The new Finnish Audit Act (Act 459, April 13 2007) and related legislation entered into force on July 1 2007. The Act implements Directive 2006/43/EC, the Statutory Audit Directive, on statutory audits of annual accounts and consolidated accounts, ensuring transparency and quality assurance for statutory audits, and statutory auditors' independence within the EU. The Act also features some small amendments based on national needs and further introduces the international auditing standards adopted by the EU, aiming to achieve a maximum degree of harmonization in all statutory audits throughout the EU.
Under the new regime, the smallest companies (excluding associations) are exempted from the statutory audit requirement. However, a company choosing not to appoint an auditor must first amend its articles of association by removing the stipulation concerning the appointment of auditors. This can be done provided the company meets no more than one of the following criteria during its two latest financial years:
- Its balance sheet total exceeds €100,000.
- Its annual turnover or equivalent exceeds €200,000.
- Its average number of employees is three or more.
For group companies, the above limits are determined on the basis of the consolidated financial statements.
However, a company whose principal business is to own securities, and which exercises material control over another entity as defined in the Accounting Act, is not exempted from the statutory audit requirement.
Auditors carrying out the statutory audit of public-interest entities, which are defined as publicly traded companies, credit institutions and insurance undertakings, must annually provide the board of directors of the entity a written confirmation of the auditor's independence and publish certain information on the audit firm. Moreover, these auditors must produce a report on matters potentially affecting their independence and measures taken to mitigate any such matters.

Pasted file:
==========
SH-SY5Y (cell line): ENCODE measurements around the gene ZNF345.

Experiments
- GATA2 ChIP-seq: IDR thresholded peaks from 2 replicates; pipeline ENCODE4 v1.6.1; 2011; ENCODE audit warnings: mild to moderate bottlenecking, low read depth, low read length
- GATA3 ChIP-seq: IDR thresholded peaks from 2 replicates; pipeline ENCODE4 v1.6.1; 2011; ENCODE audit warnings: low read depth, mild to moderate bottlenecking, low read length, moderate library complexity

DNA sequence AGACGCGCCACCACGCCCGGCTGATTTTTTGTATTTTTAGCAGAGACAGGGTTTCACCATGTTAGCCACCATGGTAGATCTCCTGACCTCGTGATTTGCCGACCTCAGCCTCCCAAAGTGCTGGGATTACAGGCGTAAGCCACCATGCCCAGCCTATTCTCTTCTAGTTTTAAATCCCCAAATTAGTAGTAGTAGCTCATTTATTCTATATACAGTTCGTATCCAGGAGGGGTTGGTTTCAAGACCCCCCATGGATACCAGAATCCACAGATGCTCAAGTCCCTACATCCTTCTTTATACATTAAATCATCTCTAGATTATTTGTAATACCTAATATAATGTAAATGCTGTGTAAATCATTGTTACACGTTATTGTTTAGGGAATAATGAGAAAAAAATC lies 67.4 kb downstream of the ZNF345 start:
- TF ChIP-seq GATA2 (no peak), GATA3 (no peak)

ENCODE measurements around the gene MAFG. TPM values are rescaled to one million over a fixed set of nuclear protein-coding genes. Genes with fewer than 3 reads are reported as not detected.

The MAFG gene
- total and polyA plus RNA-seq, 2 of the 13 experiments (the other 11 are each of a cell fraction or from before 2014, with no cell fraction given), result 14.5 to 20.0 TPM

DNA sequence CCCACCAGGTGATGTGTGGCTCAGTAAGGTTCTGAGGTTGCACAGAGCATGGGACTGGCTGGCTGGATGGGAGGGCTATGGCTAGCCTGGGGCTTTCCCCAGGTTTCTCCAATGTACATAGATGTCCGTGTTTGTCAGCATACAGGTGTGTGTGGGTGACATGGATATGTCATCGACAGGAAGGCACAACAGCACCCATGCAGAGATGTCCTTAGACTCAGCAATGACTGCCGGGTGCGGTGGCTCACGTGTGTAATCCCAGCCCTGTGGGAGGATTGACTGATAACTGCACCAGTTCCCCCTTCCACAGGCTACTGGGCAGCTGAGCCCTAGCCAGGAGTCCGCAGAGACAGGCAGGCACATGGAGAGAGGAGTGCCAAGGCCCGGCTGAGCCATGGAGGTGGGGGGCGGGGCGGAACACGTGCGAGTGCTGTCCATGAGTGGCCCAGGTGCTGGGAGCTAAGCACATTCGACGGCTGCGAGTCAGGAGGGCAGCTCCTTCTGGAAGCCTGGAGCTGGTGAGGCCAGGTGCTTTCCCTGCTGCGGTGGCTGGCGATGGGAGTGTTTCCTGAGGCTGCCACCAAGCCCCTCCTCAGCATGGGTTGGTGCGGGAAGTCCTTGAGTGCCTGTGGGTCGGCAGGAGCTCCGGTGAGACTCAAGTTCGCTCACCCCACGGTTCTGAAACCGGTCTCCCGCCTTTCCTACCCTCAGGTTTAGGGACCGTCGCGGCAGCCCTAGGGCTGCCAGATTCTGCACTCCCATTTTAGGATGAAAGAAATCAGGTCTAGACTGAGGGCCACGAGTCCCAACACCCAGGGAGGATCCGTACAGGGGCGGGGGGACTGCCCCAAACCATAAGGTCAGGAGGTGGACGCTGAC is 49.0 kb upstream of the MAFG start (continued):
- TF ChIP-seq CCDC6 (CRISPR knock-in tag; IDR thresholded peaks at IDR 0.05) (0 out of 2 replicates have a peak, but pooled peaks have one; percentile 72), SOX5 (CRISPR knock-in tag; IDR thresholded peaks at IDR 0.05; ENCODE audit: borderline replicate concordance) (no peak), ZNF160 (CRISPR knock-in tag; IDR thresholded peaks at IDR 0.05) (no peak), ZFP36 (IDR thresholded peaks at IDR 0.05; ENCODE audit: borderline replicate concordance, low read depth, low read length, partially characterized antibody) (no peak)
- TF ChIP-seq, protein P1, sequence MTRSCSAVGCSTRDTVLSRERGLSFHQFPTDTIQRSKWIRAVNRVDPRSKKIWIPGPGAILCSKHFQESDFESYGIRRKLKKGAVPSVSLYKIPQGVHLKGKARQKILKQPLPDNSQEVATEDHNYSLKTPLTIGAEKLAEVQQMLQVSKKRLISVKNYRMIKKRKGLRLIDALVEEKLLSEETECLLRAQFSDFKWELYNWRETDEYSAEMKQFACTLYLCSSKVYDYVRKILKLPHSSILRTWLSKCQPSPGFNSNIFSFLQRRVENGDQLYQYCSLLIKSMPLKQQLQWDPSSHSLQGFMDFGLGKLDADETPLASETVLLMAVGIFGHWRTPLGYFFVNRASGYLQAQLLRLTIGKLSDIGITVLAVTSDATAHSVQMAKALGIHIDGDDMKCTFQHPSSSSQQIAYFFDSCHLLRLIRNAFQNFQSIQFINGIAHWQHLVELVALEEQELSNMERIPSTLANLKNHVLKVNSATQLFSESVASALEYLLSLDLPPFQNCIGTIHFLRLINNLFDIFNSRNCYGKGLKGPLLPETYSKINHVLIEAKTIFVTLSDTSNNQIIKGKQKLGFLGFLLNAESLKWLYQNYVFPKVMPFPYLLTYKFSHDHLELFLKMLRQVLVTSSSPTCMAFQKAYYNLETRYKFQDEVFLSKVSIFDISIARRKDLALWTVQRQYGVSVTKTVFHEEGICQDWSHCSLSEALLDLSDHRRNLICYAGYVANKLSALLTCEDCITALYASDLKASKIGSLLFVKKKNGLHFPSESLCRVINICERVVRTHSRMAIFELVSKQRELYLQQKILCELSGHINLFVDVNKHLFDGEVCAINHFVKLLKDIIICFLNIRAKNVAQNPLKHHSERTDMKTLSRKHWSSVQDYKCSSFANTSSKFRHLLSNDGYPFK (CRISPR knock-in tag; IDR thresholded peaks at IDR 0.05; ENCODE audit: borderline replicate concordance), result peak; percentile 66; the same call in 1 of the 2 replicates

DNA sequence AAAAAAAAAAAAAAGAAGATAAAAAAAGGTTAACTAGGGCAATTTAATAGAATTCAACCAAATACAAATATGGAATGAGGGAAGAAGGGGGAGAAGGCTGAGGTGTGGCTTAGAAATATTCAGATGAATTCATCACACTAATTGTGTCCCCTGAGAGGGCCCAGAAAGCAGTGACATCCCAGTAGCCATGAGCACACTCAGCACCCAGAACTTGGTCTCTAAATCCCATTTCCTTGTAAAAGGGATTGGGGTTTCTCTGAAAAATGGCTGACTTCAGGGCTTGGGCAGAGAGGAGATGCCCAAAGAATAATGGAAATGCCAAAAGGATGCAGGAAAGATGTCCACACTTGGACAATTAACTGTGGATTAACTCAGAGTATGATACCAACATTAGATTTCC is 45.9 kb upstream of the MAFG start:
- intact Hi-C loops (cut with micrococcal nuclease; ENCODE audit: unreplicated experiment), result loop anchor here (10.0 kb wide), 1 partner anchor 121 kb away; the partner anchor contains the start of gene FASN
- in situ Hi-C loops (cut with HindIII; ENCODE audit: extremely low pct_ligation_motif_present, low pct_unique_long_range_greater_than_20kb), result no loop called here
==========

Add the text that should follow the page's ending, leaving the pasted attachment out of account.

The Act further facilitates cross-border activities by auditors and audit firms, and builds grounds for international cooperation in respect of the supervisory powers of competent national authorities.
To correspond to international audit standards and recent EU developments, the contents of audit reports have also been amended. For example, the report should contain a statement to the effect that it observes the international auditing standards and that the financial statements give a true and fair view of the entity, and whether the information contains any inconsistencies. Requirements on specific statements under the previous regime as to the approval of the financial statements, discharge of liability and distribution of funds have been removed.
A company incorporated after the Act entered into force may no longer appoint a non-practitioner as auditor, as the auditor must be authorized in accordance with the Act. A company incorporated before the Act entered into force may still appoint such an auditor up to and including the financial year ending December 31 2011. After the expiry of this transitional period, non-practitioners may only be appointed in associations.
The maximum mandate of an auditor in so-called public-interest entities is limited to seven years. An auditor is allowed to participate in the audit of the audited entity again after a minimum period of two years. In the case of an audit firm, the limitation applies only to the primarily responsible auditor.